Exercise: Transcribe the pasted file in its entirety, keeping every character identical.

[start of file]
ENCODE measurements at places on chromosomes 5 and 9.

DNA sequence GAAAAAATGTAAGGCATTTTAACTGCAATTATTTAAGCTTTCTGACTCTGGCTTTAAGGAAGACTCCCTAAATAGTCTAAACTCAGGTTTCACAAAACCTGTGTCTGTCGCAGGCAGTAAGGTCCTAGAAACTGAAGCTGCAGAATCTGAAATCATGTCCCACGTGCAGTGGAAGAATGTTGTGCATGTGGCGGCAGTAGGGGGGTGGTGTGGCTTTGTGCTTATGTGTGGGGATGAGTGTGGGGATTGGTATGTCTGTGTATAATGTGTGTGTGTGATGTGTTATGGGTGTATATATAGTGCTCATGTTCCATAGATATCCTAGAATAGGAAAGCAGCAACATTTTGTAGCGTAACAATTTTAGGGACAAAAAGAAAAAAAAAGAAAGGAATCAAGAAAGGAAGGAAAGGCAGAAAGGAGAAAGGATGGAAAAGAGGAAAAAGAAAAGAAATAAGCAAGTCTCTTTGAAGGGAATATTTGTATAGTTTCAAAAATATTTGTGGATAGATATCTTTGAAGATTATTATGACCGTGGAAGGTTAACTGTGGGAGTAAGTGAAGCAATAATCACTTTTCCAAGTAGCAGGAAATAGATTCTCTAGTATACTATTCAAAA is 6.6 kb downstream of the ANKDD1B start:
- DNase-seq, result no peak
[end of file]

ENCODE measurements at places on chromosomes 5 and 9.

DNA sequence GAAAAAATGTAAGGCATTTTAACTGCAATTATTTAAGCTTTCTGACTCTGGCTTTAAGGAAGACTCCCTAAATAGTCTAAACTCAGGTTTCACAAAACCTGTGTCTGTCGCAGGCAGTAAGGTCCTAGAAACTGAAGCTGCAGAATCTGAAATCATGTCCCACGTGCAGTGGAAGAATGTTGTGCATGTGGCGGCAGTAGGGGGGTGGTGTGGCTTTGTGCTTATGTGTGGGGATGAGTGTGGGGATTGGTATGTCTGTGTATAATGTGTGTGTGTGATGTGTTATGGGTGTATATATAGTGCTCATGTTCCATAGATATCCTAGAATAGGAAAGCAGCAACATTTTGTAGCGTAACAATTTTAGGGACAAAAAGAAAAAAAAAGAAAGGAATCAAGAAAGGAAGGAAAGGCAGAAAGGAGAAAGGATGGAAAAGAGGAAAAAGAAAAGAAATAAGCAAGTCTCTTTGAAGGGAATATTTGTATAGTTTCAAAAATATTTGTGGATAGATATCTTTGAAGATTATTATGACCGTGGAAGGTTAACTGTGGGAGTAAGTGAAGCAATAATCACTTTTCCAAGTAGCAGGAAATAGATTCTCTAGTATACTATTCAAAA is 6.6 kb downstream of the ANKDD1B start:
- DNase-seq, result no peak